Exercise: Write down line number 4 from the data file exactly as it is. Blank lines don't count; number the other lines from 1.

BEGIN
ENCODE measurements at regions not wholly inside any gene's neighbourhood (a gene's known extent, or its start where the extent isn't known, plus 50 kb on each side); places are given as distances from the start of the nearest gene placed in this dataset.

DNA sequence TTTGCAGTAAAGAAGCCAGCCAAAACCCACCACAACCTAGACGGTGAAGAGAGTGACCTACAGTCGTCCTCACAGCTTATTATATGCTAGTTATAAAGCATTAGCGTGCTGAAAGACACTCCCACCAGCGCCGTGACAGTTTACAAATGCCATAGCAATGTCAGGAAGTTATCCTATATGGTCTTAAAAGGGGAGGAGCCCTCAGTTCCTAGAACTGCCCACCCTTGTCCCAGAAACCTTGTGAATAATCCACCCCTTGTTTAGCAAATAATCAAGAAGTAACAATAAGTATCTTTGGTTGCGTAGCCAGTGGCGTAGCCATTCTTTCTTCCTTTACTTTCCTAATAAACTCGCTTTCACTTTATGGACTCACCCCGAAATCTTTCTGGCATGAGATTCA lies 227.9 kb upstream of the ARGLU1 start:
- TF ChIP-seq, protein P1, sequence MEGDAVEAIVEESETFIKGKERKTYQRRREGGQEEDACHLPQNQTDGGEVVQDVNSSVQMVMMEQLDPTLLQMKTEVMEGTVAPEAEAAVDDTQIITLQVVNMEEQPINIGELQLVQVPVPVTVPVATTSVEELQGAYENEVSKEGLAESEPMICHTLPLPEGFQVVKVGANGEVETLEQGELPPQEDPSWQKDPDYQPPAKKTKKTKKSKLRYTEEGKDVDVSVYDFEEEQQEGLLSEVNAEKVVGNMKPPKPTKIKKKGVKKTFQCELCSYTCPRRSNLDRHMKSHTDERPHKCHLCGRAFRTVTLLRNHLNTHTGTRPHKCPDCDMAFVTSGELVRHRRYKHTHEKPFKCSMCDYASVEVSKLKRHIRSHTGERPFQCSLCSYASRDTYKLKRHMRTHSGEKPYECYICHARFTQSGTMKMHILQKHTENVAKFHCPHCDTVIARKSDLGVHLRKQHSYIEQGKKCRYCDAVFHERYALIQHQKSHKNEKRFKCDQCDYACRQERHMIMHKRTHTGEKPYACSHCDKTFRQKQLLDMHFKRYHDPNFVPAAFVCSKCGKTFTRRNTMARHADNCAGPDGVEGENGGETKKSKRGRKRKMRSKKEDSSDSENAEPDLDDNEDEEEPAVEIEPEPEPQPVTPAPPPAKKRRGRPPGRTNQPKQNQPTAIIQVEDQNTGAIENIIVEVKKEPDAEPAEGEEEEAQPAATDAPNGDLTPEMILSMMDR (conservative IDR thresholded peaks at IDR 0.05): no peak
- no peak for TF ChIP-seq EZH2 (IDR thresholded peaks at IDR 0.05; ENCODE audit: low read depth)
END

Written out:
- no peak for TF ChIP-seq EZH2 (IDR thresholded peaks at IDR 0.05; ENCODE audit: low read depth)